[JURIST] The US Supreme Court [official website] on Friday granted what may be the final four [order list, PDF] cases it will hear this term. After being considered in conference eight times, the court granted Bond v. United States [cert. petition, PDF; docket] and will determine whether Carol Anne Bond can be tried under the Chemical Weapons Convention Implementation Act [18 USC § 229 text], a federal law that enforces the international Chemical Weapons Convention [materials], which intends to ban the spread of international chemical weapons. Bond attempted to poison her husband’s lover using highly toxic chemicals—10-chlorophenoxarsine and potassium dichromate [NIH backgrounders]—by applying the poisons to her nemesis’ mailbox, car door handles, and house doorknob. She was then convicted under the Chemical Weapons Convention Implementation Act of acquiring, transferring, receiving, retaining, or possessing a chemical weapon. Two terms ago, the court ruled that Bond had standing [JURIST report] under the Tenth Amendment [text] to challenge the application of the treaty against her, but did not determine the merits of her claim. This time, the court will consider if Congress has the authority to intrude on local and state programs with an international treaty in order to continue complete compliance with the treaty. The court will also look at if the Chemical Weapons Convention Implementation Act “can be interpreted not to reach ordinary poisoning cases, which have been adequately handled by state and local authorities” in light of the court’s decision in Missouri v. Holland [opinion]. The US Court of Appeals for the Third Circuit upheld the conviction [opinion] stating, “because the Convention is an international agreement with a subject matter that lies at the core of the Treaty Power and because Holland instructs that ‘there can be no dispute about the validity of [a] statute’ that implements a valid treaty, we will affirm Bond’s conviction.”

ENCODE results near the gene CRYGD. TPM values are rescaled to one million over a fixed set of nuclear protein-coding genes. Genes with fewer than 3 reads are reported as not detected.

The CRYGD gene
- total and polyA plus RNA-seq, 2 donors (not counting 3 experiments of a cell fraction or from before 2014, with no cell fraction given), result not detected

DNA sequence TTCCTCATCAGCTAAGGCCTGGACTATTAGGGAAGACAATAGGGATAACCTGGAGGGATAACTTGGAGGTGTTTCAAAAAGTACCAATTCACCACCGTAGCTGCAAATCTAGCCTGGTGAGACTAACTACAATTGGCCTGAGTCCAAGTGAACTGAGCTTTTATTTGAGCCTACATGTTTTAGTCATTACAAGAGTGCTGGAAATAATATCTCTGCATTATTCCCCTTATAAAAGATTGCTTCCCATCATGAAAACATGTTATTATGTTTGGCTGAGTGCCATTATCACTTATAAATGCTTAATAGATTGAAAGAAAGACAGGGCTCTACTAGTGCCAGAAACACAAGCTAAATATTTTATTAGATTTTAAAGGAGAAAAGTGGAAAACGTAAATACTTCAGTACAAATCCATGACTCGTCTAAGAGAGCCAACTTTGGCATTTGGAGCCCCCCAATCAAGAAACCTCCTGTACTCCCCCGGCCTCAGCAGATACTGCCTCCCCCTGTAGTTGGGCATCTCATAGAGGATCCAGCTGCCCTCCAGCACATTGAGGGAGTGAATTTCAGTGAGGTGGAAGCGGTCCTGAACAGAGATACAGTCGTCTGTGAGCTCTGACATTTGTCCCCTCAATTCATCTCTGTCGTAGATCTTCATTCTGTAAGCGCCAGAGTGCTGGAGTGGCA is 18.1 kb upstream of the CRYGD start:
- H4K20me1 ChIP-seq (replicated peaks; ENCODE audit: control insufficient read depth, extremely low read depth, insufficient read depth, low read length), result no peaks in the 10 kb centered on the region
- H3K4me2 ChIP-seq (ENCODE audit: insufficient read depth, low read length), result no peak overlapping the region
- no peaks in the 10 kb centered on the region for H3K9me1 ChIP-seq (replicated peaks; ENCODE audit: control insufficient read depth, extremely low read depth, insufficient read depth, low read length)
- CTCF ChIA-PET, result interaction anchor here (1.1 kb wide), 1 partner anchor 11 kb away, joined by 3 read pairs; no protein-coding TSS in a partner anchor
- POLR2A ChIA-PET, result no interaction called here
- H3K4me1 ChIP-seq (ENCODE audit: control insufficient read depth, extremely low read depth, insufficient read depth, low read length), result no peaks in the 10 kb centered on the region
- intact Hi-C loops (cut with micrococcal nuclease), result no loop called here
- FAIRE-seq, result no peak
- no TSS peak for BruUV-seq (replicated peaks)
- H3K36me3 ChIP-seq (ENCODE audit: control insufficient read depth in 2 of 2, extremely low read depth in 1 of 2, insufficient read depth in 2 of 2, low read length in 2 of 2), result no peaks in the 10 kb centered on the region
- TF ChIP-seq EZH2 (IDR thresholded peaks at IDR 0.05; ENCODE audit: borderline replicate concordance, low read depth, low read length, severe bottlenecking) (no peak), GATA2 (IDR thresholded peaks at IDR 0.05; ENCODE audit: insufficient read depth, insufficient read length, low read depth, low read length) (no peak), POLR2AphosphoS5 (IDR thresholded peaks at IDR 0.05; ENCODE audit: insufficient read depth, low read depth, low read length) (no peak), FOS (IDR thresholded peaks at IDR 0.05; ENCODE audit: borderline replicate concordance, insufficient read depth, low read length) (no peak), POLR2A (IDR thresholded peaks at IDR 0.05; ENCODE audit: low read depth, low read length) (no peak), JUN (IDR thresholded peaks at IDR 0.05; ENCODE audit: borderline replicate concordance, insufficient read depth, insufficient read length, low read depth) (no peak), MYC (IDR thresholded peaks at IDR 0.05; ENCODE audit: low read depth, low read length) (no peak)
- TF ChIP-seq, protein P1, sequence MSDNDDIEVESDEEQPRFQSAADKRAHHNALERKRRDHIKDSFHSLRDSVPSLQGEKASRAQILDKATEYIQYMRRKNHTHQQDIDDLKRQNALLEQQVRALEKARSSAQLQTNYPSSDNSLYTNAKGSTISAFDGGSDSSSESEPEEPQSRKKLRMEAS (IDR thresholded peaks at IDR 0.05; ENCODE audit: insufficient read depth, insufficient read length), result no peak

The court consolidated three cases in order to rule on the legal remedies available for the victims of convicted financier Allen Stanford [JURIST news archive], who is currently serving a 110-year prison sentence [JURIST report] for committing a $7 billion Ponzi scheme [SEC backgrounder]. The court will consider if the Securities Litigation Uniform Standards Act of 1998 (SLUSA) [text, PDF] precludes the various plaintiffs from pursuing class action lawsuits under state laws against investment firms that encouraged them to invest with Stanford. The cases granted are Chadbourne & Parke v. Troice, Willis of Colorado v. Troice and Proskauer Rose LLP v. Troice [dockets].
In University of Texas Southwestern Medical Center v. Nassar [cert. petition, PDF; docket] the court will consider whether the retaliation provision of Title VII of the Civil Rights Act of 1964 [42 USC § 2000e-2(a) text] requires a plaintiff to prove but-for causation [backgrounder] or instead requires only proof that the employer had a mixed motive [LII backgrounder]. The US Court of Appeals for the Fifth Circuit ruled [opinion] initially that the jury had found sufficient evidence for Dr. Naiel Nassar’s retaliation claim, but not his constructive discharge claim. The University of Texas Southwestern Medical Center [official website] then appealed en banc on the “mixed motive” question, which a divided court declined to hear [opinion].
Finally, the court will hear Metrish v. Lancaster [cert. petition, PDF; docket], which concerns if it was an “unexpected and indefensible” change in a common-law doctrine of criminal law and thus a violation of due process rights [Cornell LII backgrounder] when the Michigan Supreme Court recognized a state statute that abolished the diminished capacity defense [Cornell LII backgrounder] and when the Michigan Court of Appeals applied it retroactively. Burt Lancaster was convicted in 1994 for first-degree murder, where he pleaded a defense of diminished capacity. That verdict was overturned due to a jury selection error, but when Lancaster was retried in 2005, he was not allowed to utilize diminished capacity as a defense. The US Court of Appeals for the Sixth Circuit ruled [opinion text] for Lancaster, stating “[p]reventing a defendant from presenting his only viable defense at trial is so prejudicial that holding the violation harmless would suggest that almost no constitutional violation would warrant reversal.” The court is being asked to consider the case in light of Rogers v. Tennessee and Harrington v. Richter [opinions].